Idris Anderson: Blue Bear

It must be abstract but with colors,
green for the magnolia, yellow for the finches
in the white cage. Blue is the bear I stitched for you
from velour and buttons and leaned on the fence of your bed.

Already I’ve drifted into narrative
and particulars, the name of the bear I will tell you,
and the story of the stitching, the colors of zinnias tall
in your window. There are no screens between you and me

and the zinnias. I could touch them
from the chair where I sit by your bed
reading, opening the space in which you are dying,
all the world should come in, petals like paper arrows—

purple-red, pink, gold, sharp-raw
as the rasp of your breathing. Don’t die,
I’m thinking. Live so I can carry you back
to the beach, your house where I slept on the porch,

the sea pounding,
shells rattling in laps of waves,
so many in the turned-up hem of your shirt
pulled close to your heart, your small breasts

brooding metastasis.
Dying is what you wanted,
no measures, let alone extreme,
anything but this lingering drug-induced limbo.

There is no peace in your body,
your head back stiff as if in mid-convulsion.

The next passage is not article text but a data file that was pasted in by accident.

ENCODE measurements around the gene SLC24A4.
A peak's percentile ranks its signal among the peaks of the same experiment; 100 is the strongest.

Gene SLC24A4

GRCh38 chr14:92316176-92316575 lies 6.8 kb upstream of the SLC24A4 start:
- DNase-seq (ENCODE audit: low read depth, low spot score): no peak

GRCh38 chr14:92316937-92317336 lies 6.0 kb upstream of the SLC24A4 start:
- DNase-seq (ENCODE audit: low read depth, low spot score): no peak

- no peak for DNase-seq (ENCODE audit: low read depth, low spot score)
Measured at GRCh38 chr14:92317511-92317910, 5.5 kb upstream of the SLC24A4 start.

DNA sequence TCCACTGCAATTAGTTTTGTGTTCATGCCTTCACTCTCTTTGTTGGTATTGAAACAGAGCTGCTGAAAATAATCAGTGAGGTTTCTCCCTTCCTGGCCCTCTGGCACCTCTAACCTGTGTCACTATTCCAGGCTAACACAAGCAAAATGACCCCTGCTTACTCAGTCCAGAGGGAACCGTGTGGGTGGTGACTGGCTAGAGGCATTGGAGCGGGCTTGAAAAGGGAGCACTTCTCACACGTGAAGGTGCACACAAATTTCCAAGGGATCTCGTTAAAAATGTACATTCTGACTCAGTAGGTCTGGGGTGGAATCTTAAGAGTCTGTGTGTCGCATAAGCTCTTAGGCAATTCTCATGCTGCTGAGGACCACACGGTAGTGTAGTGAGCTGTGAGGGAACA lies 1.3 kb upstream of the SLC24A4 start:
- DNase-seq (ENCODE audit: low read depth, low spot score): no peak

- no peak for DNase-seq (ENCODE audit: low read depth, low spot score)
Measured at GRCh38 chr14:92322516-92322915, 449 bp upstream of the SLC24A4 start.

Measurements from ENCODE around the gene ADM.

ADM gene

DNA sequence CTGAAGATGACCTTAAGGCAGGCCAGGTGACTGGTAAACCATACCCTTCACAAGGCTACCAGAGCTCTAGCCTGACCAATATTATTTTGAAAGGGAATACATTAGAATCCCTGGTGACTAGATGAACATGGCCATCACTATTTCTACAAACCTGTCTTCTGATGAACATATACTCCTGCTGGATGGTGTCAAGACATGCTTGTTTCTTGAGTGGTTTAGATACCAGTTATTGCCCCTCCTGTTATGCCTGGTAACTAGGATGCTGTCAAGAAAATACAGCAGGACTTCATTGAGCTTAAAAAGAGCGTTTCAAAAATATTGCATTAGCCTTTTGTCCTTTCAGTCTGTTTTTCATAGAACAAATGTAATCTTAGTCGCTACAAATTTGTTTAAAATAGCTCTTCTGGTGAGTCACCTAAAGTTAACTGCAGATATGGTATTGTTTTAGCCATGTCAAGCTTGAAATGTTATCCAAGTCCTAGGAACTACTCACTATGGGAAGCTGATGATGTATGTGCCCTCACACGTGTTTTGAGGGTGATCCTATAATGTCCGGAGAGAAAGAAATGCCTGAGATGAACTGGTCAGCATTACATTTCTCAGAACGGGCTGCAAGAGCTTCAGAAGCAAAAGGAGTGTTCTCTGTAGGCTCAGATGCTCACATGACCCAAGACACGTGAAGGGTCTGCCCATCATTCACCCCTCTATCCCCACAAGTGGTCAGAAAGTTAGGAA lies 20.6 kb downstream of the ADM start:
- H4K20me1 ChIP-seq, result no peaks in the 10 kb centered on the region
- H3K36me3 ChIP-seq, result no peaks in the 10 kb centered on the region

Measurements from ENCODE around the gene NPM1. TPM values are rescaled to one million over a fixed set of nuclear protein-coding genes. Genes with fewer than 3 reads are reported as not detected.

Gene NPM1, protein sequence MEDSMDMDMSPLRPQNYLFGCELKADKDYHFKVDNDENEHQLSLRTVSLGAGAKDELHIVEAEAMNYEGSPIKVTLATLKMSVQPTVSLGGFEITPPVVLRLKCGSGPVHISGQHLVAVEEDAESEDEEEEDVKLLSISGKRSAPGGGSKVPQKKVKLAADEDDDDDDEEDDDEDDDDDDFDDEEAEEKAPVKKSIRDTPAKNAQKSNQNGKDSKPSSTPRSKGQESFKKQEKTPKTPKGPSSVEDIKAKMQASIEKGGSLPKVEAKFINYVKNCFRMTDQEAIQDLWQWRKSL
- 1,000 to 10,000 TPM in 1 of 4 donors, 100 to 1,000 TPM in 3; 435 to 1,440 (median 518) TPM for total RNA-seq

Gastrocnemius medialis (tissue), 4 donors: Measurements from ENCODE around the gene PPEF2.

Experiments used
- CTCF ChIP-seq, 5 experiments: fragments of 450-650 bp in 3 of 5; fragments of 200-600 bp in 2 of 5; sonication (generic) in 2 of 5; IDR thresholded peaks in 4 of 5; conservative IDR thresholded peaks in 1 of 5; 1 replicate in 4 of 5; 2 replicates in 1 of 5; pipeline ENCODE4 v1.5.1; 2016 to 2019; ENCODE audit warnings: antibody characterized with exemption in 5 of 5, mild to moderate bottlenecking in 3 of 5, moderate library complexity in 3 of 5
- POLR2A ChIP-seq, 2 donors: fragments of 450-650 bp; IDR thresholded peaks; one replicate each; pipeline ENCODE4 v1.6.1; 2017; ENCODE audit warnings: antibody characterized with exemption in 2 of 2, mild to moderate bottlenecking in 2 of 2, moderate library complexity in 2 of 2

The arm I stroke is rigid, the hand gnarled-tight.
No way to know where your mind is, if you feel anything.

Last week when you asked my help
to count pills, I panicked. Small bottles
on the table by your bed have been within reach,
your daughter tells me.  I know you told her to tell me.

I will live all my life with your last look
and words of great care. Your sorrow that you asked
too much. My inappropriate exuberance for what might be.
My failure. All those last days you did not reach for the bottles.

Pain. I can’t stop thinking of pain.
I look at blue bear and think of the book
we read, the film we watched in different cities.
I think of the name you gave him, Aloysius. We laughed.

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